Being built like Dixie is a high criteria. Color or no. It's usually Quarter horses & Paints. They run set patterns and are judged on straightness, slides, stops and a seemingly effortless partnership. If a horse can feel a fly, they can easily feel a foot or a rein for pressure & guidance (left/right, whoa, back, 1st gear/walk, 2nd gear/jog or trot, 3rd gear/lope or canter, and 4th gear/gallop, etc.)

    http://en.wikipedia.org/wiki/Reining

    The rider, Shawn Flarida, is one of the top riders/trainers in the country. I wish I could spend a few weeks there.

    http://www.thegreenshirt.com/

    That run, on that horse, earned $125,000 US. The horse is owned by an Italian ranch based in Texas.
  6. Flatbedford

    Flatbedford Minister of Fire

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    That is pretty awesome. I am not much of a horse person, but my wife and I (she's the horse person) spent some time with cutting horses about 10 years ago. That video reminds me of the way a cutting horse moves. I'll have to show this to Mrs. Flatbedford.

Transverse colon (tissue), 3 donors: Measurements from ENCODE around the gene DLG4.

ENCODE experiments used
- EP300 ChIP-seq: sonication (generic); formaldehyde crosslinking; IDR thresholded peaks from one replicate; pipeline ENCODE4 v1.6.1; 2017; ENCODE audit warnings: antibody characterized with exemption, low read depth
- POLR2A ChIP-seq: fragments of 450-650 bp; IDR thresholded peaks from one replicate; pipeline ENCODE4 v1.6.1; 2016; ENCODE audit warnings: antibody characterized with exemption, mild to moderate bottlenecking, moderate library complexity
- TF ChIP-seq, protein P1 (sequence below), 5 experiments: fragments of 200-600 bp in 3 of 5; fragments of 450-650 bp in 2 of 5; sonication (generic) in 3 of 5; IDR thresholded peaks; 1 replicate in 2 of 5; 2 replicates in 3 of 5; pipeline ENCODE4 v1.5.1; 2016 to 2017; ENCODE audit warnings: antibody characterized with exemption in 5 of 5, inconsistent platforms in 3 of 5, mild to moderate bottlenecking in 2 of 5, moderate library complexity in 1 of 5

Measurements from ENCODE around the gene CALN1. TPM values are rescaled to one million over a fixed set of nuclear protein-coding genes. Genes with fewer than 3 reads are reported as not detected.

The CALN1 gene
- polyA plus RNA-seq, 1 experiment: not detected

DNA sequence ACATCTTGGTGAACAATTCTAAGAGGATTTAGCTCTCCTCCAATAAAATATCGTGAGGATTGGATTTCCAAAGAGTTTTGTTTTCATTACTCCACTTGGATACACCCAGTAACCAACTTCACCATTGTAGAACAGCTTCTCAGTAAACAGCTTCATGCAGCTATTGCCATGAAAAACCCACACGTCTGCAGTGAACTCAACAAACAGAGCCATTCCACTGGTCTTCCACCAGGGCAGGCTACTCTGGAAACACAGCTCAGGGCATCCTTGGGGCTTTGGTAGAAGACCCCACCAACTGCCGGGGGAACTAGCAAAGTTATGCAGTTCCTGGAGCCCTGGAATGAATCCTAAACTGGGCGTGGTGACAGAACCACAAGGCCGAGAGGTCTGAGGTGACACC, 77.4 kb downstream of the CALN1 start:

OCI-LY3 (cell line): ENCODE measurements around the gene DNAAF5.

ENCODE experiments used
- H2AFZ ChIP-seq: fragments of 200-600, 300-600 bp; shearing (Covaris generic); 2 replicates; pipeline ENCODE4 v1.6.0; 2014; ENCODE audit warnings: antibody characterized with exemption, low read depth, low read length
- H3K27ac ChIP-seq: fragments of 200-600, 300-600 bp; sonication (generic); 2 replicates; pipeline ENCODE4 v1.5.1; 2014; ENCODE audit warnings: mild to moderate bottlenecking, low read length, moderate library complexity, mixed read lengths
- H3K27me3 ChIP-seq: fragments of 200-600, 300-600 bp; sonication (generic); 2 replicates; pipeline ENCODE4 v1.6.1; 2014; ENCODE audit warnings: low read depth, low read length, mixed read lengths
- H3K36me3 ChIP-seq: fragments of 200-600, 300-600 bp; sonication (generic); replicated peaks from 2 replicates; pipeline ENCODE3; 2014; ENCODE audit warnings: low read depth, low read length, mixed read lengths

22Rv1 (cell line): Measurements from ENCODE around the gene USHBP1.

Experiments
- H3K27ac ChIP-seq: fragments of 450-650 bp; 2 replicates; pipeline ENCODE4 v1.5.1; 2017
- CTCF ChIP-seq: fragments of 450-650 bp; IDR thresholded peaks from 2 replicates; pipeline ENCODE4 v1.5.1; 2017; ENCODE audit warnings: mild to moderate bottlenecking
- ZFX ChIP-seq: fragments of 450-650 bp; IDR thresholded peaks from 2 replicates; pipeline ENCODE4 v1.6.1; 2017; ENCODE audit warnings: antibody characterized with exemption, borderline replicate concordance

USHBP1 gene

7. Doing The Dixie Eyed Hustle

    Doing The Dixie Eyed Hustle Minister of Fire

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    Very close, Steve, very close.

    Can't wait to "see" Bonnie :)

    Port Jeff ain't that far from me. Always looking to snag in another "coven" member :)
  8. Bobbin

    Bobbin Minister of Fire

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    Dixie, I meant to comment on this yesterday. It never ceases to amaze me what you can train an animal to do when you consider aptitude and toss in patience and practice. I learned to ride Park Seat and then switched to Hunt Seat. But the biggest thing that strikes me is that ALL horsemanship is based on the same principles: oneness of the rider with his mount and cues and aids given almost invisibly. The rider strives to become simply an extension of the animal's spine (helpful if you're going to remain in the saddle on a cutting horse, lol). The saddle or bridle used doesn't matter in the big picture.